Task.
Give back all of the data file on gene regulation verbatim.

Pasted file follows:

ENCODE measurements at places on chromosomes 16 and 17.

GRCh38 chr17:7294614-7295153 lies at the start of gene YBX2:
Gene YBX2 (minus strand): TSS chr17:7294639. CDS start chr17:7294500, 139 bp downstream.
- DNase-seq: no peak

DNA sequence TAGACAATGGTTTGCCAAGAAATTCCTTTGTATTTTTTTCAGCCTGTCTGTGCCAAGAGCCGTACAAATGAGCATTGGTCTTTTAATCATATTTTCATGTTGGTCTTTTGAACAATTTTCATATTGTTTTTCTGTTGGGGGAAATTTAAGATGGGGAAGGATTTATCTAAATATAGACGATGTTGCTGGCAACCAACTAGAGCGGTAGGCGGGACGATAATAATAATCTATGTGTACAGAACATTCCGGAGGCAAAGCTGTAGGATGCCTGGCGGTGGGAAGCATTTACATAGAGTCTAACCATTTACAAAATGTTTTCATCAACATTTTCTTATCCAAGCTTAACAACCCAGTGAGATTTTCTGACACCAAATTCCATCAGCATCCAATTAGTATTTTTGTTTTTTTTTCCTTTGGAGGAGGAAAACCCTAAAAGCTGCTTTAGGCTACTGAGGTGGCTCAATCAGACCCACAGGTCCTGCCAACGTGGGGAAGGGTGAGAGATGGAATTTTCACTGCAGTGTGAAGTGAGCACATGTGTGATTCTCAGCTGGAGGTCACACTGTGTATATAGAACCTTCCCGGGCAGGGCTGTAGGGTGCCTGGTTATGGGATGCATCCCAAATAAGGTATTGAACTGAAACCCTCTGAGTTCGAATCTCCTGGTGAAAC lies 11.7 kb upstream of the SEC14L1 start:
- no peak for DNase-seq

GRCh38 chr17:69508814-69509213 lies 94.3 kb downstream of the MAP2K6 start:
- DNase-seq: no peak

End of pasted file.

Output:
ENCODE measurements at places on chromosomes 16 and 17.

GRCh38 chr17:7294614-7295153 lies at the start of gene YBX2:
Gene YBX2 (minus strand): TSS chr17:7294639. CDS start chr17:7294500, 139 bp downstream.
- DNase-seq: no peak

DNA sequence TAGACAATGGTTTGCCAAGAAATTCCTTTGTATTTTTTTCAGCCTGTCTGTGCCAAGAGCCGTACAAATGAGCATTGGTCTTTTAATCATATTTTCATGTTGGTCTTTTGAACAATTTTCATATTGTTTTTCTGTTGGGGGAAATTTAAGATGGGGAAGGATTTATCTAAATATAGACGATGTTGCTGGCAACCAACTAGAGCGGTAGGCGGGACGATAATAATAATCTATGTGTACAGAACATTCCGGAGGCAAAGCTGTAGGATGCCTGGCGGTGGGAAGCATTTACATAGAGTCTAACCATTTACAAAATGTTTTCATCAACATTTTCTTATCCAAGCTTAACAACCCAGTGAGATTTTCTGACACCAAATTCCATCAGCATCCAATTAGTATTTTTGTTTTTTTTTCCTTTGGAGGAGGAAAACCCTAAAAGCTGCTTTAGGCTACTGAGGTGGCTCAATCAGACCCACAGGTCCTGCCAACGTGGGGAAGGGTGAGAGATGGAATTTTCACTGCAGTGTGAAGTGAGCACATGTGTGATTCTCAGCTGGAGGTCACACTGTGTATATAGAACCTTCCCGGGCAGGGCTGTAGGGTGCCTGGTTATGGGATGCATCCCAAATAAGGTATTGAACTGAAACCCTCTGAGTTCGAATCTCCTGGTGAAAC lies 11.7 kb upstream of the SEC14L1 start:
- no peak for DNase-seq

GRCh38 chr17:69508814-69509213 lies 94.3 kb downstream of the MAP2K6 start:
- DNase-seq: no peak